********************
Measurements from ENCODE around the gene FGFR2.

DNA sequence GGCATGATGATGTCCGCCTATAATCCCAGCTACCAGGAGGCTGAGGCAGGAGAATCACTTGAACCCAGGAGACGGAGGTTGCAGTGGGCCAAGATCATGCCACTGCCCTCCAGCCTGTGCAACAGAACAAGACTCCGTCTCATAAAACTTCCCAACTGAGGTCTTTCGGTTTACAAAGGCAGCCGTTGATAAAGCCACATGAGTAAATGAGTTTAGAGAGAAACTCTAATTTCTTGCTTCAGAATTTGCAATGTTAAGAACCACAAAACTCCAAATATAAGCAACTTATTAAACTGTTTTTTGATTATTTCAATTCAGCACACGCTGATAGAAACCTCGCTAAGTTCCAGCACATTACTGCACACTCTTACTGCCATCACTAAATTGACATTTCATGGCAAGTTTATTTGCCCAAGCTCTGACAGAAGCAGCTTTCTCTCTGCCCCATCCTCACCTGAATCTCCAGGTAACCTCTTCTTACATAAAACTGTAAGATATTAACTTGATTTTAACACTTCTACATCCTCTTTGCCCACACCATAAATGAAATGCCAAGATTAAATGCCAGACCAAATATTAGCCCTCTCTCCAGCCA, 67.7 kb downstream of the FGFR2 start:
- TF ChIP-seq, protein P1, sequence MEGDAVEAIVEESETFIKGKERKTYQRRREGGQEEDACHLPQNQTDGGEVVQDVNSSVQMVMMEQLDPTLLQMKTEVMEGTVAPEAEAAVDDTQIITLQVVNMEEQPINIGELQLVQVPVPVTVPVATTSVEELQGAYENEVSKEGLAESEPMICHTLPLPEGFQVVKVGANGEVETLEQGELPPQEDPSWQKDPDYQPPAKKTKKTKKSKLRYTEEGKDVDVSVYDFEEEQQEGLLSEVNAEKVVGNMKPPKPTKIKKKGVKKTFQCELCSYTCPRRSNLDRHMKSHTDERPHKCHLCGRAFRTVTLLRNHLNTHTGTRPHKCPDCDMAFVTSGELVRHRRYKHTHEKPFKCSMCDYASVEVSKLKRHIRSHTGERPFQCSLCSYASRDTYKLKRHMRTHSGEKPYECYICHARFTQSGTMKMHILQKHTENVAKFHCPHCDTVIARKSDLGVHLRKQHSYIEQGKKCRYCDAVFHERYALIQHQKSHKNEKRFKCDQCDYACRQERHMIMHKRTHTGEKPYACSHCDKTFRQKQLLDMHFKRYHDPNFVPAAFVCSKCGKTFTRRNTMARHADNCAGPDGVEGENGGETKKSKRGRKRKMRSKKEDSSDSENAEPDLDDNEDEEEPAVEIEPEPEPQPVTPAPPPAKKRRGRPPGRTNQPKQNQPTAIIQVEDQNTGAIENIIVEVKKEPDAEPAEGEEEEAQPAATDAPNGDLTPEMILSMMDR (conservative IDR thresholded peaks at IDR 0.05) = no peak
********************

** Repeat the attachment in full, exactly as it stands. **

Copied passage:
Measurements from ENCODE around the gene FGFR2.

DNA sequence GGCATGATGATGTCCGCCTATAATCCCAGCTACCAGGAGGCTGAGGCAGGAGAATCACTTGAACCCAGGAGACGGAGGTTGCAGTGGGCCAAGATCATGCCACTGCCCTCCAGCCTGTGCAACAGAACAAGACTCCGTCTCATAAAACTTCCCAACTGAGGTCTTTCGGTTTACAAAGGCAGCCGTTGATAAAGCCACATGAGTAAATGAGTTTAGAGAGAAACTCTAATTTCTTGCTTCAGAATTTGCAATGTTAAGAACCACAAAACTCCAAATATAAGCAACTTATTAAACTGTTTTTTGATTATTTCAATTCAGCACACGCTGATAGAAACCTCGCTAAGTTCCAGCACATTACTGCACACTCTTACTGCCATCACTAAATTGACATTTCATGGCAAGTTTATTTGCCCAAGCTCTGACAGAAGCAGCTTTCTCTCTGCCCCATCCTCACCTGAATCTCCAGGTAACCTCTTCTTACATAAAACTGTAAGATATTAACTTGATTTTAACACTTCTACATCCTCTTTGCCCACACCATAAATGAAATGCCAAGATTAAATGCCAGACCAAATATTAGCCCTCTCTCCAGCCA, 67.7 kb downstream of the FGFR2 start:
- TF ChIP-seq, protein P1, sequence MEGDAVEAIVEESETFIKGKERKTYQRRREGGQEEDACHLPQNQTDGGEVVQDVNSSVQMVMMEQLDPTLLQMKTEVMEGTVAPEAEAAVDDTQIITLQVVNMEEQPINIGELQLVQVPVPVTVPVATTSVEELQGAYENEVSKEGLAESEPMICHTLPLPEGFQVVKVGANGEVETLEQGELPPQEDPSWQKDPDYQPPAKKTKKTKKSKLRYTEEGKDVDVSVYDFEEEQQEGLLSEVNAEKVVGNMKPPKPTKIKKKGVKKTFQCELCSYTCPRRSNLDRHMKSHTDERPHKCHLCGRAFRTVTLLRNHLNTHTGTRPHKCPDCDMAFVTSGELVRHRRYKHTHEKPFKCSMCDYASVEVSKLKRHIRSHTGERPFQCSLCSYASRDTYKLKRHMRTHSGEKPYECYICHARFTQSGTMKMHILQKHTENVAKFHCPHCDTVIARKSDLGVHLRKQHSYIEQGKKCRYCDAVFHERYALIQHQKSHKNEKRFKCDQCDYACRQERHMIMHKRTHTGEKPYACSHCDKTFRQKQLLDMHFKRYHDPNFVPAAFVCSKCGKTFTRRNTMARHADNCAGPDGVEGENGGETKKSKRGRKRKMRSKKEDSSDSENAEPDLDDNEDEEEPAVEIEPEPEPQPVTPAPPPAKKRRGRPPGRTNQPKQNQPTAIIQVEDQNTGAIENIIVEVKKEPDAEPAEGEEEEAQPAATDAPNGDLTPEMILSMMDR (conservative IDR thresholded peaks at IDR 0.05) = no peak